Buffers: 15868 kb
Cached: 94984 kb
Rootfs: 1732056 / 1.7G
RAM used at startup: 226128 / ~221 MB
Disk space (less basic system): 1077768 / 1.1 GB

MATE desktop

The MATE desktop begun its life as a complete fork of the latest version of GNOME 2. Many people doubted (or continue to do so) if the project will last. While it started with one developer renaming all the applications (to avoid incompatibility with GNOME 2 and 3), in the meantime some people have joined the project, additional features have been added and with Linux MINT a big distribution has adopted it as one of its standard DEs. To just name one of the new features: Caja, the file manager (formerly Nautilus), now has an undo option available in the menu (this was actually something that I had been missing since I left the Windows world)!

The MATE desktop

Installation

Additional repo “mate”: http://repo.mate-desktop.org/archlinux/$arch
pacman -S xorg-server xorg-xinit dbus virtualbox-archlinux-additions mate

Statistics

Memory usage right after starting up MATE (with a second login on tty2) and used disk space after removing pacman cache. Here are the values I got with cat /proc/meminfo and df respectively df -h:

Arch Linux + MATE (1.4)
MemTotal: 1030652 kb
MemFree: 878688 kb
Buffers: 13536 kb
Cached: 58112 kb
Rootfs: 1348280 / 1.3G
RAM used at startup: 151964 / ~148 MB
Disk space (less basic system): 693992 / 678 MB

Xfce

Xfce started as a light-weight desktop environment but over time it has grown into a full DE. It’s still quite a bit lighter than GNOME/KDE, of course. But if you’re looking for something really light, Xfce may no longer be what you may want to install on your machine. If you however want a good compromise between a rather light-weight DE and great usability, give it a try. In some aspects it’s somewhat like a less bloated GNOME 2 but it’s going its own way in other cases.

The Xfce desktop

Installation

pacman -S xorg-server xorg-xinit dbus virtualbox-archlinux-additions xfce4

Statistics

Memory usage right after starting up Xfce (with a second login on tty2) and used disk space after removing pacman cache. Here are the values I got with cat /proc/meminfo and df respectively df -h:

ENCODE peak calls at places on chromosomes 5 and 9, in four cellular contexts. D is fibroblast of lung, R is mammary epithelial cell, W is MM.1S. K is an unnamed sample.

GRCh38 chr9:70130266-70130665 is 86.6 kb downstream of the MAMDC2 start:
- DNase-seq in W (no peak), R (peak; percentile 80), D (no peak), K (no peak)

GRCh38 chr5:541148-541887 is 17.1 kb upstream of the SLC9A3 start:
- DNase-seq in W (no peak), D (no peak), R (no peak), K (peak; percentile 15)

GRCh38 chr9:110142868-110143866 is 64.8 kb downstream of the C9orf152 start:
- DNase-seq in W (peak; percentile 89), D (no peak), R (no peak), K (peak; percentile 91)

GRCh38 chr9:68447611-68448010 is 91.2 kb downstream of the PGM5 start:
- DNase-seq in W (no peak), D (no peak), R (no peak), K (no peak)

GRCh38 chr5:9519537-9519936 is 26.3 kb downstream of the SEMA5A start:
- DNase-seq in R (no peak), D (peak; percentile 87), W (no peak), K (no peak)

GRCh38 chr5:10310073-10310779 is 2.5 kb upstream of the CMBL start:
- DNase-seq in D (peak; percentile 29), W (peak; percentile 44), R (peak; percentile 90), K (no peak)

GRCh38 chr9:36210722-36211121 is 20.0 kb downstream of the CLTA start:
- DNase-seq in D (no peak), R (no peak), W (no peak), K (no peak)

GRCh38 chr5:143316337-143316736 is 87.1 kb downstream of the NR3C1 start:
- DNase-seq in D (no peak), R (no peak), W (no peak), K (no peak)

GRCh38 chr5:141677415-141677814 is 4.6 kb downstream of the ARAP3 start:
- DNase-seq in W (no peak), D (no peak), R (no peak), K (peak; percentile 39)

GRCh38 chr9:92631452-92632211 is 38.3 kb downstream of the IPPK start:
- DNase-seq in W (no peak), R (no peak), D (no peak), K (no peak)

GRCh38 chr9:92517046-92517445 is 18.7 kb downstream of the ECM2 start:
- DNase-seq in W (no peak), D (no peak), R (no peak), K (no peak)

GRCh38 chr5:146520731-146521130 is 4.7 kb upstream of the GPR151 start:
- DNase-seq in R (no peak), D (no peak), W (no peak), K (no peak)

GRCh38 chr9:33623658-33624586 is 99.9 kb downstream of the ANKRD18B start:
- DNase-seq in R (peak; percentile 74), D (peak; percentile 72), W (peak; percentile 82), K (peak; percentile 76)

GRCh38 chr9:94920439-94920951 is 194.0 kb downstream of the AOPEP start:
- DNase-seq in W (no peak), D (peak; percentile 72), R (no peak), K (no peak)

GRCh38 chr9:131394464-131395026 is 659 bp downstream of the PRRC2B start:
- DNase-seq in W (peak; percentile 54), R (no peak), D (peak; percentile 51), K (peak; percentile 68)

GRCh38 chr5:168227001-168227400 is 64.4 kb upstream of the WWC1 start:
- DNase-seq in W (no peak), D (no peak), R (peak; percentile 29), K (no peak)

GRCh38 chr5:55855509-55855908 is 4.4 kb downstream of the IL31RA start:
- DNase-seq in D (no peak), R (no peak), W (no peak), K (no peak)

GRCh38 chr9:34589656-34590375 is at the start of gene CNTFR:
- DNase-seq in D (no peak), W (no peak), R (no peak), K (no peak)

Arch Linux + Xfce (4.10.0)
MemTotal: 1030652 kb
MemFree: 918092 kb
Buffers: 11388 kb
Cached: 49092 kb
Rootfs: 1226416 / 1.2G
RAM used at startup: 112560 / ~110 MB
Disk space (less basic system): 572128 / 559 MB

LXDE

LXDE is currently the most popular light-weight desktop environment available for Linux. It’s designed with low resource usage in mind and build completely modularly. If you just need some of the applications it consists of, you are encouraged to do so. It is in a rather early state, however, and people who are spoiled by a full-grown DE might miss quite some features which LXDE simply does not provide. Yet if you are not looking for something that is primarily appealing visually but just want a working DE with the basic functions – LXDE might well be your desktop environment of choice.

The LXDE desktop

Installation

pacman -S xorg-server xorg-xinit dbus virtualbox-archlinux-additions lxde

Statistics

Memory usage right after starting up Xfce (with a second login on tty2) and used disk space after removing pacman cache. Here are the values I got with cat /proc/meminfo and df respectively df -h:

Arch Linux + LXDE (0.5.x)
MemTotal: 1030652 kb
MemFree: 938660 kb
Buffers: 9744 kb
Cached: 41816 kb
Rootfs: 986260 / 963M
RAM used at startup: 91992 / ~90 MB
Disk space (less basic system): 331972 / 324 MB

Conclusion

Well, no surprise: These GTK+ based non-3D-desktops are generally quite a bit lower on system resources. While it shows that GNOME 3 Classic is not optimized in this regard, even the full-grown MATE does rather well in comparison. Xfce is yet a little lighter and LXDE the smallest DE so far.
I’ve dropped the “minimal RAM” thing this time as it is not of much use with these DEs. Each one can run actually with as little 32 MB – with heavy swapping of course. Like one would expect, GNOME 3 Classic is totally useless in this case while LXDE is a lot more responsive (but still far from being useful).

What’s next?

The next entry will cover the QT based desktop environments.

Linux desktop comparison (pt. 1): Modern GTK+ DEs

This is part 1 of our desktop testing series. We’ll deal with the 3 modern gtk+-based desktop environments in this entry.

These are:

Test criteria

I’m just going to fire up the desktop to see how many RAM is used at that time. No windows opened, no menu clicked. That means the value is the amount of RAM that the system has allocated on a 1 GB RAM virtual machine. When actually using the desktop, the needed amount of RAM will of course increase, often multiply.

I’ll also tell you the amount of space the DE takes up on the hard disk and, just for fun, test what the minimal amount of RAM is that the DE really needs just to start up. This value is not of much use actually, since the system will relay heavily on swapping then and even just starting the DE may literally take several minutes. Of course productive working is absolutely impossible under these circumstances.

Basic Arch system

I’m using a virtualbox VM that I’m cloning for each of the desktop tests so every one has the same base on which to build up.

Installation

Our basic test system is a clean Arch installation with only “basic” pacstrapped onto the new partition. No development tools are needed since I build a binary package for everything that is not on the repos on another virtual machine.